Change is a funny thing.
Some people want it, crave it even and yet others fear it, doing what they can to avoid it. There can be many reasons behind each of these perspectives and yet even for those who believe they really want to make changes in their lives, there is a vast difference between being ready for change and being WILLING to change.
Change comes in many different guises; it could be as big and bold as moving house or making the leap from employment to set up your own business, to starting a new exercise regime or eating a healthier diet.
During my employed career, I worked in Change Management for nearly 2 decades, helping companies to implement new systems and procedures to improve their performance, whilst engaging, coaching and training their staff through the transitions.
Empowering people through change
Then 11 years ago, I set up my own business, as a CBT-Hypnotherapist and Coach, empowering people through the changes they wanted to incorporate into their personal and professional lives, from overcoming fears and increasing confidence, to changing jobs and up-levelling their businesses.
Throughout this time, I’ve witnessed the entire spectrum of the ways that people react to change, from complete resistance and denial to fully embracing it and loving the ride! And yet this reaction doesn’t necessarily correlate with the eventual success of the project in hand.
However, the one thing that is common throughout all change, regardless of the desired or eventual outcome, is the process we need to go through to ensure that the change not only takes place, but lasts and is embedded successfully.
Our brains are extremely powerful
As humans, our brains are extremely powerful organs and one of the most impressive designs is the way the conscious and sub-conscious minds work together: the conscious mind – taking in new information and being alert to potential risks to our safety (it’s largely what has enabled us to survive and evolve as human beings); and the subconscious mind – storing information that we’ve learned and deemed useful to retain. It’s this latter part that enables us to form habits of thoughts and behaviours and act on ‘auto-pilot’, freeing up the conscious mind to stay alert to new information coming to us through our senses. If you want to read more about this process, click here.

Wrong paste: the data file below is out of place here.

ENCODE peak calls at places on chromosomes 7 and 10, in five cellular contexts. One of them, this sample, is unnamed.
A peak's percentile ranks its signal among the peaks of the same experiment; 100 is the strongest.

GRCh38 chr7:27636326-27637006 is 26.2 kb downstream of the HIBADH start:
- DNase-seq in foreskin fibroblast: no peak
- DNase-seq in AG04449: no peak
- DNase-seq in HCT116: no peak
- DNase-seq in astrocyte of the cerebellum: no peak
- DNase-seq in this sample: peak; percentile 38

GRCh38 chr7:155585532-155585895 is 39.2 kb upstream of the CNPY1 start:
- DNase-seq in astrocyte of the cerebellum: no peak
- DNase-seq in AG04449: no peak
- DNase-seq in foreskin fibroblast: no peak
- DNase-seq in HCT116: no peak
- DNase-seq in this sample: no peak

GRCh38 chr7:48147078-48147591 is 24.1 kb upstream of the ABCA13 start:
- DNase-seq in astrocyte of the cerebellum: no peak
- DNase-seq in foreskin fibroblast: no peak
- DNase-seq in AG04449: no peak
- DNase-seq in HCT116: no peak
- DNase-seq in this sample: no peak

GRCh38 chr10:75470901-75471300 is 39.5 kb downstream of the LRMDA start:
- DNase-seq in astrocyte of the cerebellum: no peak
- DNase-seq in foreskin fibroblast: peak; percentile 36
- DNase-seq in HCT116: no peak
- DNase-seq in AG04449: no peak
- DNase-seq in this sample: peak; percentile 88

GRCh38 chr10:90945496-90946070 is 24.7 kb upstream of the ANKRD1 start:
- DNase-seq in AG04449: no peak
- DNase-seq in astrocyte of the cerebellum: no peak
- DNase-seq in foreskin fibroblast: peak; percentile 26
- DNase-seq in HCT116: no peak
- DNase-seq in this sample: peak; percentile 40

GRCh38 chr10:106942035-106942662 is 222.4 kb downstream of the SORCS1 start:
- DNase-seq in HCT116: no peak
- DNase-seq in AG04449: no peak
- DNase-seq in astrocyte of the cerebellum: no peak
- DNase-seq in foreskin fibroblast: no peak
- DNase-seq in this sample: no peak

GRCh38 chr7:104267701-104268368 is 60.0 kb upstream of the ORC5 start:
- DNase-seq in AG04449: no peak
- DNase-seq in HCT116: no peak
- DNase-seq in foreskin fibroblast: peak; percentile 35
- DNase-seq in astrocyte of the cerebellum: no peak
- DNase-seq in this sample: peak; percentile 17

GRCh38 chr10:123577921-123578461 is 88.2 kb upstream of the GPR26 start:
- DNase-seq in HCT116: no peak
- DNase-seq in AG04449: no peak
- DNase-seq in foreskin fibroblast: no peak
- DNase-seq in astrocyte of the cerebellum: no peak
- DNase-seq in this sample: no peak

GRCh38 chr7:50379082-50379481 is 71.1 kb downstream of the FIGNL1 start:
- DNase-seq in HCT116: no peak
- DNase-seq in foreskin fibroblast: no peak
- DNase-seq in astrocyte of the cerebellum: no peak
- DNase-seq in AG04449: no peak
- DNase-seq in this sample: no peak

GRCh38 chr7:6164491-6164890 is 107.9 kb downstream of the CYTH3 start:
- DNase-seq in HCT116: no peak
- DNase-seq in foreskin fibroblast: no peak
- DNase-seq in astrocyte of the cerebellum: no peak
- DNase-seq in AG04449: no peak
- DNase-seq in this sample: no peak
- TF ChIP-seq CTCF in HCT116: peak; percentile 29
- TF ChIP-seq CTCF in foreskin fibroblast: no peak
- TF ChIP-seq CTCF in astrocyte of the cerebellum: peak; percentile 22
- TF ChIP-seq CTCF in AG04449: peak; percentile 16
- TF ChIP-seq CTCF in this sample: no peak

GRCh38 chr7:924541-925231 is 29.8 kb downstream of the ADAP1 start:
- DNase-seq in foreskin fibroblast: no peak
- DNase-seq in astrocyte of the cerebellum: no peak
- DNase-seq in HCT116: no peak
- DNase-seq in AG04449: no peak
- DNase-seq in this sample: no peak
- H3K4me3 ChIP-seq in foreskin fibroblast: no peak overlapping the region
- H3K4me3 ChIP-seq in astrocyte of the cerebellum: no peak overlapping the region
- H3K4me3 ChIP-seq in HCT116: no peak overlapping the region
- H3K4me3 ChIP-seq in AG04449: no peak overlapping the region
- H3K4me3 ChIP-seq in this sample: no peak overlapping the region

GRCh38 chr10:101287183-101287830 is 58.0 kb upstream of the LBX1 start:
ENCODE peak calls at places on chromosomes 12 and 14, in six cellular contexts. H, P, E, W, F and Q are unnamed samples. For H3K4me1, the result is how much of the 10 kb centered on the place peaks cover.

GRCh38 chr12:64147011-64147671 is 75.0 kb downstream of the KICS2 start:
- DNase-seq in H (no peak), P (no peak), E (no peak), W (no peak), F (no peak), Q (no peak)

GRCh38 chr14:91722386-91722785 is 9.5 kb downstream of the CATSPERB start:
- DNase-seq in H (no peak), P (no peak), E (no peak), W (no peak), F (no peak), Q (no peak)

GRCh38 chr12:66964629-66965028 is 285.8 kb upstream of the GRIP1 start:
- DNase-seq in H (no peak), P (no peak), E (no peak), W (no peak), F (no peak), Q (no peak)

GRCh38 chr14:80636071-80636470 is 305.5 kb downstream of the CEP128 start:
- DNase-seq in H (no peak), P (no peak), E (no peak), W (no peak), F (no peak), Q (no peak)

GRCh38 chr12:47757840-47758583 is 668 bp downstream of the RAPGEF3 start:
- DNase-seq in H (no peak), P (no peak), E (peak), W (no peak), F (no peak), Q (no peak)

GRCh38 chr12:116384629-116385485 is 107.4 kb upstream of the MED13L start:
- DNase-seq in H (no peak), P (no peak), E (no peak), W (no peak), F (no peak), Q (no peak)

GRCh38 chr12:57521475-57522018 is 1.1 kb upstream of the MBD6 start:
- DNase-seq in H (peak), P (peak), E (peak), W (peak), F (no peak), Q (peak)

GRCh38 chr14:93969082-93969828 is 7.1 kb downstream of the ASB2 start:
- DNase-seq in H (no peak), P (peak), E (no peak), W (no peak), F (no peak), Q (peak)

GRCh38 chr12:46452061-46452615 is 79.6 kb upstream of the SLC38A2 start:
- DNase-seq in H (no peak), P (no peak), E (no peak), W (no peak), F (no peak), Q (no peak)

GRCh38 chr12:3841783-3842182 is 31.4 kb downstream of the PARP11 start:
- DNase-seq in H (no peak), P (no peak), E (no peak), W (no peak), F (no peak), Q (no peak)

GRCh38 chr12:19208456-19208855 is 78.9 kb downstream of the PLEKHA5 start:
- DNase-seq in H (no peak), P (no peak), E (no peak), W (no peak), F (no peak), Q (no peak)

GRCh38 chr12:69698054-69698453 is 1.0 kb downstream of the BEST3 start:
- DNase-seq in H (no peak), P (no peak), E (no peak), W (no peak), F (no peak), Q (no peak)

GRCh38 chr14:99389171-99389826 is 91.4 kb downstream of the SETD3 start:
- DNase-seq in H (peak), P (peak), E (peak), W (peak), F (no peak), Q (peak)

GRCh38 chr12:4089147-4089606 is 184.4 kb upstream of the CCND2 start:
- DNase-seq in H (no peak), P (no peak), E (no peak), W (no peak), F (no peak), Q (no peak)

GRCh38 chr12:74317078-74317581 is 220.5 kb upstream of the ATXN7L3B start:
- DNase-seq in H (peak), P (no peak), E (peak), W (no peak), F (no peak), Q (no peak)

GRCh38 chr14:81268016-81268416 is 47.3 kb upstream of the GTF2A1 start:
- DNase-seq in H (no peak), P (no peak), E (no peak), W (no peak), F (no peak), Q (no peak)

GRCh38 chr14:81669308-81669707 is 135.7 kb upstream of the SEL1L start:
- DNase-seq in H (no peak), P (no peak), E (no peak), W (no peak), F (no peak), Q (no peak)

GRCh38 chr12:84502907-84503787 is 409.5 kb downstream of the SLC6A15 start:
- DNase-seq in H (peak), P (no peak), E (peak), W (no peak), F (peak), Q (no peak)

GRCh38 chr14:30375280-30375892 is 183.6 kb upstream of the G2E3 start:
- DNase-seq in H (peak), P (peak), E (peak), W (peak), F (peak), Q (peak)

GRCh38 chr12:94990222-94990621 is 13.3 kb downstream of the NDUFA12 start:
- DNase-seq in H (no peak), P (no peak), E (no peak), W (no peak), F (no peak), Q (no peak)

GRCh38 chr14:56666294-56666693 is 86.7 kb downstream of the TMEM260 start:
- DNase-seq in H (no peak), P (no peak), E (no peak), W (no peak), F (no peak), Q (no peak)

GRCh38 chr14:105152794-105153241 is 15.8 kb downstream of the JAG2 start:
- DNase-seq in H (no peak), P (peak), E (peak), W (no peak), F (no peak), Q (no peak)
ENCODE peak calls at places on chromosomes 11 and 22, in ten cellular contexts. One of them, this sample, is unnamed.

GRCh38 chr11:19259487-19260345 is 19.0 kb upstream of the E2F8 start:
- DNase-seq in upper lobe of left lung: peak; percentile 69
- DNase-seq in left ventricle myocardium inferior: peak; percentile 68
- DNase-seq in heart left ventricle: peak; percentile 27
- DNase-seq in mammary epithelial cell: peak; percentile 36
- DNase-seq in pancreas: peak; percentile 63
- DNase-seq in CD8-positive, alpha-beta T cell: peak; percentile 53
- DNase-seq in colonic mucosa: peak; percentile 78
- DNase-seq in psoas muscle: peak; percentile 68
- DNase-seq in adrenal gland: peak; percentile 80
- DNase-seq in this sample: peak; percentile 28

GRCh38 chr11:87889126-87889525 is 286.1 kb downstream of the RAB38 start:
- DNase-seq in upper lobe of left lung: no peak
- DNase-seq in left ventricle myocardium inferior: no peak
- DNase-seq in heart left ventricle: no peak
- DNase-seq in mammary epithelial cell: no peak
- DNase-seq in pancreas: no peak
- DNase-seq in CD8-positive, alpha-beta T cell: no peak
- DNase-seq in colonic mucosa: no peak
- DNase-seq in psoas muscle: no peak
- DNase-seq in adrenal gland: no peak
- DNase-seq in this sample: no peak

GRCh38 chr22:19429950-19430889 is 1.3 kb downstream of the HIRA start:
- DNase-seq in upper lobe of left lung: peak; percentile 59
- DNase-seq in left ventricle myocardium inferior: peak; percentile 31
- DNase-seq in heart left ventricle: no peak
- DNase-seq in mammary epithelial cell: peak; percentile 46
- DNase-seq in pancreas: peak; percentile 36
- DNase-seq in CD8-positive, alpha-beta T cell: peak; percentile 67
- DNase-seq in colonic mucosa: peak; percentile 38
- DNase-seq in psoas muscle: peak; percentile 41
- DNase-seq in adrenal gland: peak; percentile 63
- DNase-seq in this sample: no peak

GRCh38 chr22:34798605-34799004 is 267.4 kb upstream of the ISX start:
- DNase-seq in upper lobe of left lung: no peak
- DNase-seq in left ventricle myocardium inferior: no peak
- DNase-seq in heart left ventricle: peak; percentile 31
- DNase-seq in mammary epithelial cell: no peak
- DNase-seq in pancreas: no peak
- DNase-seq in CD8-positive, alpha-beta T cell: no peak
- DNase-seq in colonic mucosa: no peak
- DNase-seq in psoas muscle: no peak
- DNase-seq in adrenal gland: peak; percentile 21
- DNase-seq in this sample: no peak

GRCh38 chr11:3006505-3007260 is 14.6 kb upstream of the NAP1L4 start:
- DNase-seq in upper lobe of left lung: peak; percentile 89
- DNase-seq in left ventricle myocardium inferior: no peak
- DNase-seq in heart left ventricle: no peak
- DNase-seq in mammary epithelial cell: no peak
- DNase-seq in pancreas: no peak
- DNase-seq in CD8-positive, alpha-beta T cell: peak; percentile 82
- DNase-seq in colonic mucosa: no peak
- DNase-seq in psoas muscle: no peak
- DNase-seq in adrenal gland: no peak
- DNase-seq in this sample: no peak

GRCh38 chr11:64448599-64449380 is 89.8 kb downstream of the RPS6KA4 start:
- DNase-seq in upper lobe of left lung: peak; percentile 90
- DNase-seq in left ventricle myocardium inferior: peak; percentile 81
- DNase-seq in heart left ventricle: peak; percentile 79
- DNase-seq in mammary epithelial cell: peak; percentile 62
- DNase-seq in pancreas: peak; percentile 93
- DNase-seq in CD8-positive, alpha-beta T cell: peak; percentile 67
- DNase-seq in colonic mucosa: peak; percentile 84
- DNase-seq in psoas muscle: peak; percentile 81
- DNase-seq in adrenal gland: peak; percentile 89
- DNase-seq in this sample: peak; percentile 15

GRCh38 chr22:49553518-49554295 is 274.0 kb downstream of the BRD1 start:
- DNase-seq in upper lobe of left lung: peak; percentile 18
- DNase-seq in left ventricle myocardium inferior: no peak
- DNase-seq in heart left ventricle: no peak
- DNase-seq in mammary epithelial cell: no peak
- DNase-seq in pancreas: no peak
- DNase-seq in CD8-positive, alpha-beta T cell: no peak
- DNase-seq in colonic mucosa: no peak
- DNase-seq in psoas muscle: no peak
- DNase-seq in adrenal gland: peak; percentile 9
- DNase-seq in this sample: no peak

However, as useful as this storage capacity of our subconscious mind is, it can also pose a huge challenge when we’re trying to change things, or create new patterns of thinking and behaving. Depending on how embedded an existing pattern of behaviour is, it can take more work than is usually anticipated to make changes to that pattern in order that a new routine can be established.
Let’s take an example of eating dessert after dinner:
- You’ve decided that whilst you enjoy tucking into a selection of sweet things in the evening, you realise that you’ve put on weight and are feeling less healthy and more sluggish day to day.
- So, you decide to not have the dessert. However, it’s become such an ingrained pattern of behaviour (as you’ve been partaking every evening since lockdown started, as a way of ‘cheering yourself up’ at the end of the day) that your mind and body are expecting to still receive this treat when you put down your cutlery after dinner each evening.
- When dessert doesn’t appear, your mind recognises it as a change in pattern – and so starts to worry that your life could therefore be in danger. Your body also starts to miss the increase in feel-good endorphins it received from indulging in the dessert. And so your mind and body join forces to look for ways to find that familiar dish and/or other places it associates with those good feelings – such as the biscuit barrel or your children’s stash of sweets. And boy do they make a strong team!